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TV Reviews: Back In Time For Tea + Flatpack Empire

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While growing up in the 1980s, a recurring educational tool was the long-running Yorkshire Television series How We Used To Live. It brought history to life via dramas about families from the Victorian era to the 1960s. I found it fascinating.

Now in its fourth series, BACK IN TIME FOR TEA is How We Used To Live with that all-important 21st century reality twist. Each series follows an actual family as they experience life for working class broods over the last 100 years.

From the reconfigured comfort of their own homes, they’re transported back to a different era every week. It’s a valuable piece of social history.

Our latest time-traveling guinea pigs are the Ellis family from Bradford, whose first port of call were the inter-war years of 1918 to 1939.

Their home was cut in half (not literally) to replicate typical living conditions of the time. Like a Bizarro version of Nick Knowles’ DIY SOS, their IKEA furniture – more of which later – was replaced by sparse furnishings, while their garden was reduced to a modest cobbled yard with an outdoor privy.

Genial host Sara Cox furnished them with a handy manual detailing all their dietary and household needs. Mum, Dad and their teenage daughters were sent to work down t’mill. The youngest son was employed as a bakery delivery boy.

It probably goes without saying that they weren’t actually punished with the back-breaking toil of early 20th century working-class life. They just spent a few days enjoying themselves in otherwise empty museums. Nevertheless, a soberly revealing snapshot emerged.

The steel, coal and textile industries boomed in the north of England when Britain rebuilt itself after World War One, but the bubble eventually burst. Unemployment became rife. Food was scarce. Cue Mrs Ellis fighting back tears as she dismembered a recently poached rabbit. The 1928 launch of Rice Krispies couldn’t come soon enough. Then came the Great Depression, and things went from dire to worse.

This show’s formula never changes, but it doesn’t need to. It’s a well-made warhorse of good-humoured, sensitive edu-tainment. The producers have taken care to ensure that the participating families are enthused about the task at hand. The children never moan or turn up their noses, they’re bright and inquisitive. An hour of surly teenagers tutting at tripe would be of no use to anyone.

As usual, this experience taught them to value the relative luxury of their modern lives.

If you had to cite one abiding symbol of middle-class comfort and modernity, IKEA would do the job. In FLATPACK EMPIRE, the world’s biggest furniture barn opened its doors to a documentary crew for the first time in its 70 year history.

Flatpack Empire (Copyright BBC)

ABBA aside, IKEA (properly pronounced ‘Ick-eya’ Swedish fact fans) is Sweden’s most successful international export. The cult-like devotion it inspires is rather unsettling, and the first episode of this three-part series did little to dispel its image as a slick corporate behemoth peddling modish lifestyle furnishings for the disposable income masses.

It subtly cocked a snook at the Nathan Barley-esque pretentions of its designers while sparing a non-patronising thought for the foot-soldiers who keep the wheels in motion. It’s a wry, sly eye-opener.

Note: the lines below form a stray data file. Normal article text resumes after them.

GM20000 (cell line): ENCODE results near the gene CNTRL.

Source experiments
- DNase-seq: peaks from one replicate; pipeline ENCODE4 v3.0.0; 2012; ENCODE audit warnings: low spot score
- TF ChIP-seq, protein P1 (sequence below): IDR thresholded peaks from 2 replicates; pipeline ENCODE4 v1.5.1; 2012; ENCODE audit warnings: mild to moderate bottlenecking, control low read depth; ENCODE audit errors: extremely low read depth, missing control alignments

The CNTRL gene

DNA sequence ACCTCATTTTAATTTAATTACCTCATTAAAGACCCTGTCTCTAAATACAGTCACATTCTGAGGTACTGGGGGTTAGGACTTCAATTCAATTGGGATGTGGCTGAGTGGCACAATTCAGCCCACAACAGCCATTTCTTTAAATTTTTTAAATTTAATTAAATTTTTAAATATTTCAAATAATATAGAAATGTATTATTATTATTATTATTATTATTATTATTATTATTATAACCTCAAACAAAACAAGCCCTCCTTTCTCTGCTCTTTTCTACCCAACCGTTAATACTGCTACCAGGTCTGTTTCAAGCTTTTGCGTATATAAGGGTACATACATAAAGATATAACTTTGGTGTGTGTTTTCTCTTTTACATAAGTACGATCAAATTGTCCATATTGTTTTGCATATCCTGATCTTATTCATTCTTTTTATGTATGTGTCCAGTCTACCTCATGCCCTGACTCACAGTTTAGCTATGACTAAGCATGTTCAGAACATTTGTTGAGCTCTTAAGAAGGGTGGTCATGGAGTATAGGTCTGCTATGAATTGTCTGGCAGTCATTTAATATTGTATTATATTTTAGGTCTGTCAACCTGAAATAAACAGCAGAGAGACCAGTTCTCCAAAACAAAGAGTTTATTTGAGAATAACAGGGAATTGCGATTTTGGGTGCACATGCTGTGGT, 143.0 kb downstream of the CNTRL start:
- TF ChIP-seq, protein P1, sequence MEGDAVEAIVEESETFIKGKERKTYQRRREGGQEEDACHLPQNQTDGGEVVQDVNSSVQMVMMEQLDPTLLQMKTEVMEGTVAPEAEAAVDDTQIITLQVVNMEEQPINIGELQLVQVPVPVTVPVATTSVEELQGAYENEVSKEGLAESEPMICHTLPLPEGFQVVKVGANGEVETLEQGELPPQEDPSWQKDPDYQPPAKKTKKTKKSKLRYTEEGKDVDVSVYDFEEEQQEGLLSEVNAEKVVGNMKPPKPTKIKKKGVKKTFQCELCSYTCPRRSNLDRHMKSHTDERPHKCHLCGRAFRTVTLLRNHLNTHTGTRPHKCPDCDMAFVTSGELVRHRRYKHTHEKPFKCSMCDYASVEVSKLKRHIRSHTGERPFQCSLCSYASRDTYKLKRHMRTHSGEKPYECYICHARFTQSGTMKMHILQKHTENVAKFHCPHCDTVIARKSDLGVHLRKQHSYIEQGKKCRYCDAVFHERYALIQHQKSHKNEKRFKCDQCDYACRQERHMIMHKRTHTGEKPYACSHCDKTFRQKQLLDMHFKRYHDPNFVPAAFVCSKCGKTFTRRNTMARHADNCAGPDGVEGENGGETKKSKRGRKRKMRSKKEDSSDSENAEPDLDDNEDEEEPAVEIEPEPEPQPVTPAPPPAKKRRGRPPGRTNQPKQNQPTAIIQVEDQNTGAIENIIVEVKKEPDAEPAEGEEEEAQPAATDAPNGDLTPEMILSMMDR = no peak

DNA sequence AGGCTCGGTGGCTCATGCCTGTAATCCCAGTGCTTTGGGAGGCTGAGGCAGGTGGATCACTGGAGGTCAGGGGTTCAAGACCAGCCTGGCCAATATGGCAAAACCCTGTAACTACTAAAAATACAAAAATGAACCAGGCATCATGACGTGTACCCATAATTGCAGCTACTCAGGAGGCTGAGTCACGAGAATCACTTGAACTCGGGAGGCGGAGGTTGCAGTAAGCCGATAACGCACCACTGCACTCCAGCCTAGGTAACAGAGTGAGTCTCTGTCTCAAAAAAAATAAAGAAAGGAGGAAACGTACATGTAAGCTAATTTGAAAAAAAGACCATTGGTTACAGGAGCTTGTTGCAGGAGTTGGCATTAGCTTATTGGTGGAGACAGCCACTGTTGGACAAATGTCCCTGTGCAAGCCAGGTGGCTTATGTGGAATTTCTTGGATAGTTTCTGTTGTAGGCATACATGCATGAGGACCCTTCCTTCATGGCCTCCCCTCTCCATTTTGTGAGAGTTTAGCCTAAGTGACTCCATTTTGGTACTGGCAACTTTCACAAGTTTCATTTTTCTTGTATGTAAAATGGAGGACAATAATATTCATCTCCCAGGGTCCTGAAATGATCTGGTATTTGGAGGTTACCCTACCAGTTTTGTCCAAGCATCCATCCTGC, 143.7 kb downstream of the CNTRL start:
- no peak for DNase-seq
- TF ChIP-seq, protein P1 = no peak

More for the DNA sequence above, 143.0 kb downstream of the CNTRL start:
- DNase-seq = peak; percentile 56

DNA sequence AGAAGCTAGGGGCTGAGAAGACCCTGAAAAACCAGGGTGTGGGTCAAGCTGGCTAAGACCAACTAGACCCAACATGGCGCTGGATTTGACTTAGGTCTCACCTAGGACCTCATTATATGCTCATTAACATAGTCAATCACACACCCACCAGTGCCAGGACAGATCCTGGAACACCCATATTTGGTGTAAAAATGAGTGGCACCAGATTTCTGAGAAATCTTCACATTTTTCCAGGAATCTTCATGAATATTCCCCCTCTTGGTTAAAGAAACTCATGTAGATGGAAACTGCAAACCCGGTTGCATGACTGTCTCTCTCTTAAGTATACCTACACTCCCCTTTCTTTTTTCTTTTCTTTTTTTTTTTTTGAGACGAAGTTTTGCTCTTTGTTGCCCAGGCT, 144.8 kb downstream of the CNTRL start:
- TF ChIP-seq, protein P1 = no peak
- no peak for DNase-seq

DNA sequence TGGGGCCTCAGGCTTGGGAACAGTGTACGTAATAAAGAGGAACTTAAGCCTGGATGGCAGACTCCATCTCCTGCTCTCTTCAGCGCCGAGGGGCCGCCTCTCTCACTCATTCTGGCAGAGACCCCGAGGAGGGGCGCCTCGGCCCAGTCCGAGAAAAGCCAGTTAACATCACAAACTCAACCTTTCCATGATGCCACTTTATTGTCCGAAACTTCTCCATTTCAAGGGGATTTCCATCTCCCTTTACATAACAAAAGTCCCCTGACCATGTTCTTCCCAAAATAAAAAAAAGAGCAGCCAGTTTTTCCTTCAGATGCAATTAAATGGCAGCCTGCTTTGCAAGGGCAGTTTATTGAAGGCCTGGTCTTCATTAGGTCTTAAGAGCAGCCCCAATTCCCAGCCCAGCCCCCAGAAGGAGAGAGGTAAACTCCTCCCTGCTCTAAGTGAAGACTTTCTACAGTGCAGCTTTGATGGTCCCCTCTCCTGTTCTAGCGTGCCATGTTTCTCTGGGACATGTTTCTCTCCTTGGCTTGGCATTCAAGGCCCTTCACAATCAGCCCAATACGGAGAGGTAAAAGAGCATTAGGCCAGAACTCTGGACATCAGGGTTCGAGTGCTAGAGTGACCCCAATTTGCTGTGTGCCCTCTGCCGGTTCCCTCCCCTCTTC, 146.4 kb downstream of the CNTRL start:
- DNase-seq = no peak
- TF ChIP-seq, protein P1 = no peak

Consumer empires cynically targeting market-researched demographics with meaningless aspirational flotsam is a tale as old as retail itself. This vaguely depressing programme brought that tale into chilly focus.

Mind you, I do enjoy IKEA’s vegetarian meatballs. I’m nothing if not a hungry, shameless hypocrite.



Monday, BBC Two, 9pm

Nicola Walker in Collateral (Copyright BBC)

Carey Mulligan stars in this major new thriller about a detective investigating the murder of a pizza delivery man. Why did his boss send a Syrian refugee to that address instead of his usual driver? The cast also includes Billie Piper, John Simm and Nicola Walker.


Monday to Wednesday, STV, 9pm

John Simm in Trauma (Copyright ITV)

John Simm, that man again, stars in this tense three-part drama about the father of a teenage knife crime victim. When his son dies during surgery, he can’t let go of his suspicion that the medical staff were responsible.


Tuesday and Wednesday, BBC Two, 9pm

This important documentary follows children from low-income families as they navigate three critical years in their lives. We meet six bright, educated kids struggling to fulfil their potential in a system that’s stacked against them.


Wednesday, Channel 4, 10pm

Alan Davies, Kevin Eldon and Jo Brand in Damned (Copyright Channel 4)

Jo Brand’s excellent sitcom about social services returns with the team coming under pressure over a single parent sex worker and a case of abuse. As usual, it combines dry wit with genuine compassion.



Thursday, ITV4, 11:15pm

Denzel Washington in Training Day (Copyright Warner Bros. Pictures)

A scabrous subversion of Hollywood’s standard buddy-buddy cop conventions, this commendably cynical thriller has more in common with The Wire than Lethal Weapon. It takes place over a violently eventful day during which a rookie cop (Ethan Hawke) goes on patrol with his charismatic new partner (Denzel Washington). Despite losing its way during the third act, for the most part it’s a dark, sobering indictment of police brutality and racial tensions in a post-Rodney King Los Angeles. Flawed, yes, but a bold piece of work.

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